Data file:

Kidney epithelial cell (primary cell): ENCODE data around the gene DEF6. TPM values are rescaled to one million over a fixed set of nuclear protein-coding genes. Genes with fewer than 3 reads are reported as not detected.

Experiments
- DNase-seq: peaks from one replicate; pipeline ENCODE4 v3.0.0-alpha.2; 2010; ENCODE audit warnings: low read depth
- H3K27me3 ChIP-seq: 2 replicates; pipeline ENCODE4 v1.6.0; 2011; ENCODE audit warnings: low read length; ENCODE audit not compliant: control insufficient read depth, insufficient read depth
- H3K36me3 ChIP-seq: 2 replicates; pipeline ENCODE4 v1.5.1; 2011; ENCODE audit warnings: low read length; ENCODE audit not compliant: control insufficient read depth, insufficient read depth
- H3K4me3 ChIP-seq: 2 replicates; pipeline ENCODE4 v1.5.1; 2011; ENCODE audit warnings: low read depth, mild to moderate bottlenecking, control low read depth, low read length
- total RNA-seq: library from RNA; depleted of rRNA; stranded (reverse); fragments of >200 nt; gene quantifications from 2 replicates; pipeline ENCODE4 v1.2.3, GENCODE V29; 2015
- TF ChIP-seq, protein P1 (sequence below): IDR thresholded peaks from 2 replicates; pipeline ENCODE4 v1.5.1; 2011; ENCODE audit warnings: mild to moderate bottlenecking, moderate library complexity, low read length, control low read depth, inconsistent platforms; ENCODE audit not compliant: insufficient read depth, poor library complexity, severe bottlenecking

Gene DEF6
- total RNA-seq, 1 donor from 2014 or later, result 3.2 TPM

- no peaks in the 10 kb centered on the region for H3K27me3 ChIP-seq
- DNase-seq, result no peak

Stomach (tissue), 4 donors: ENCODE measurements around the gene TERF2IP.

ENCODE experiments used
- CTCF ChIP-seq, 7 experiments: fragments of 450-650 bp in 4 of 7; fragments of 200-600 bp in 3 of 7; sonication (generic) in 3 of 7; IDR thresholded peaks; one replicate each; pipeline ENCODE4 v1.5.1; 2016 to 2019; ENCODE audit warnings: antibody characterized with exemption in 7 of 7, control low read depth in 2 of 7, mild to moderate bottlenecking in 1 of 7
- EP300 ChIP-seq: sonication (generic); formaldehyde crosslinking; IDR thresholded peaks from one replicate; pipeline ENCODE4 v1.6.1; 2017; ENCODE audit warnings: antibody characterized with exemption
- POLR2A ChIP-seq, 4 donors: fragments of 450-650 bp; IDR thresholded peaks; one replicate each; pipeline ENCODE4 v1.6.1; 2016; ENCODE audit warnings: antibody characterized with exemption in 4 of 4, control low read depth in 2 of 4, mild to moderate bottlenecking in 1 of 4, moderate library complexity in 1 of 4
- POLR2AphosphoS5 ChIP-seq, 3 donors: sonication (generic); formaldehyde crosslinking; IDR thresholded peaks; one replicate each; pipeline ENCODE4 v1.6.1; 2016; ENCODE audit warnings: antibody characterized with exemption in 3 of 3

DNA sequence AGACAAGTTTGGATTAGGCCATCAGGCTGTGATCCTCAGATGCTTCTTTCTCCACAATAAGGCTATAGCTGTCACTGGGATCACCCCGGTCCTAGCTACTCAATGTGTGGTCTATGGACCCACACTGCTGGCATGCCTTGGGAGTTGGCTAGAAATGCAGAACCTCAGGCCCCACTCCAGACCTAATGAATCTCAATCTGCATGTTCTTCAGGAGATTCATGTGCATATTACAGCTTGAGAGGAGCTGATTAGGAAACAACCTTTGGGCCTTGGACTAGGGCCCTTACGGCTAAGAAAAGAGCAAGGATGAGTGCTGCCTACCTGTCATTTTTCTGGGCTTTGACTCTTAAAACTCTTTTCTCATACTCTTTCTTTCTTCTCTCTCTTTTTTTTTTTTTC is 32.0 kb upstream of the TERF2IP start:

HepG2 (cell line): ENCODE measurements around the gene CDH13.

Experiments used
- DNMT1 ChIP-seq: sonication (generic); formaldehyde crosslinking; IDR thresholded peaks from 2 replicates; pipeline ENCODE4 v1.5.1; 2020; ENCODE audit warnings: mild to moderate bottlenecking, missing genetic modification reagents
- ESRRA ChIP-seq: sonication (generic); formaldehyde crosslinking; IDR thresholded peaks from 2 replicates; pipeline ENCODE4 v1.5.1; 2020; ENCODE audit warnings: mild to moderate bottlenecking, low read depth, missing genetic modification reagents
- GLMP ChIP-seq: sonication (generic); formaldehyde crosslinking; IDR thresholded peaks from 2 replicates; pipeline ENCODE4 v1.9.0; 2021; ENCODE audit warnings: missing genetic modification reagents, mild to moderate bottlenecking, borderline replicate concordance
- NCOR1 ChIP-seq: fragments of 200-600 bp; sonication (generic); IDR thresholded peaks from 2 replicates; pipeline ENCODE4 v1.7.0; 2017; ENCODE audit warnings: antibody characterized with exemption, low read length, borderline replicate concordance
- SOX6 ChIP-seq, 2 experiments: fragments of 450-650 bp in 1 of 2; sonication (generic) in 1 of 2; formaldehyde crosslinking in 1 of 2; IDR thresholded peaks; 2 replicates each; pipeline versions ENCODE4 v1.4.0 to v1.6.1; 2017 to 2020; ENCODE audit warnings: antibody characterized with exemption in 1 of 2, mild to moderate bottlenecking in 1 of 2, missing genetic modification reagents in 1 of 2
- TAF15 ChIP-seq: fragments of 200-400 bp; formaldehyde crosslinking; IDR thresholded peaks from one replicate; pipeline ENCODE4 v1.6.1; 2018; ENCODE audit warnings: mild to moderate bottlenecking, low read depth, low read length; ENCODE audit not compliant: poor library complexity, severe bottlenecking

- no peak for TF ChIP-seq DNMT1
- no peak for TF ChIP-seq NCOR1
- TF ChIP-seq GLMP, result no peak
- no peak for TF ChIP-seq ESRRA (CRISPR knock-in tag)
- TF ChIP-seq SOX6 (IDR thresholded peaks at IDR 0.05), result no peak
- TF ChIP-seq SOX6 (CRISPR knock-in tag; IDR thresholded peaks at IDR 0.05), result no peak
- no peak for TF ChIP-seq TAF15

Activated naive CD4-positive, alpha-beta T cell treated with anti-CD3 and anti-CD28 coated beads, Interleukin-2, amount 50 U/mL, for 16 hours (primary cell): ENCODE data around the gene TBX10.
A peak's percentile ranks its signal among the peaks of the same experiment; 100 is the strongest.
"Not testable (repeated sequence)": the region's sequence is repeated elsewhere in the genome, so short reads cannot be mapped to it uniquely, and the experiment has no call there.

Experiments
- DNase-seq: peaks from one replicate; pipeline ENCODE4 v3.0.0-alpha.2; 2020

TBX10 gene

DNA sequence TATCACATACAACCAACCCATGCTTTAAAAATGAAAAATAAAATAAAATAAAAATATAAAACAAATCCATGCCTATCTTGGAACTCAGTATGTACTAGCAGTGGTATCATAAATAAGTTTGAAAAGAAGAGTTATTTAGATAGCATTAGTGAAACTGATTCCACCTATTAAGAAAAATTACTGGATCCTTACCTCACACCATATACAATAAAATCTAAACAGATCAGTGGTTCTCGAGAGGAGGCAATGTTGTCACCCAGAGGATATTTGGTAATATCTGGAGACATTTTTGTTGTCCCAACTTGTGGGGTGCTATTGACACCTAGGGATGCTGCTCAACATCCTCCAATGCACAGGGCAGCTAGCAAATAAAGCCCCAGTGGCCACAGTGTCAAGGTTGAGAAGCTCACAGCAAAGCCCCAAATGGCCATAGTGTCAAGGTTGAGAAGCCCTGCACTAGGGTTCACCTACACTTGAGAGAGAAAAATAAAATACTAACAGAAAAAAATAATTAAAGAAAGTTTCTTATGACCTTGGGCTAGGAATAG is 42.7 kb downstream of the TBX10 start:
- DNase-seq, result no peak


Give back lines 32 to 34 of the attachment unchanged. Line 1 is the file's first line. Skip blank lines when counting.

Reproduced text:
- TF ChIP-seq SOX6 (IDR thresholded peaks at IDR 0.05), result no peak
- TF ChIP-seq SOX6 (CRISPR knock-in tag; IDR thresholded peaks at IDR 0.05), result no peak
- no peak for TF ChIP-seq TAF15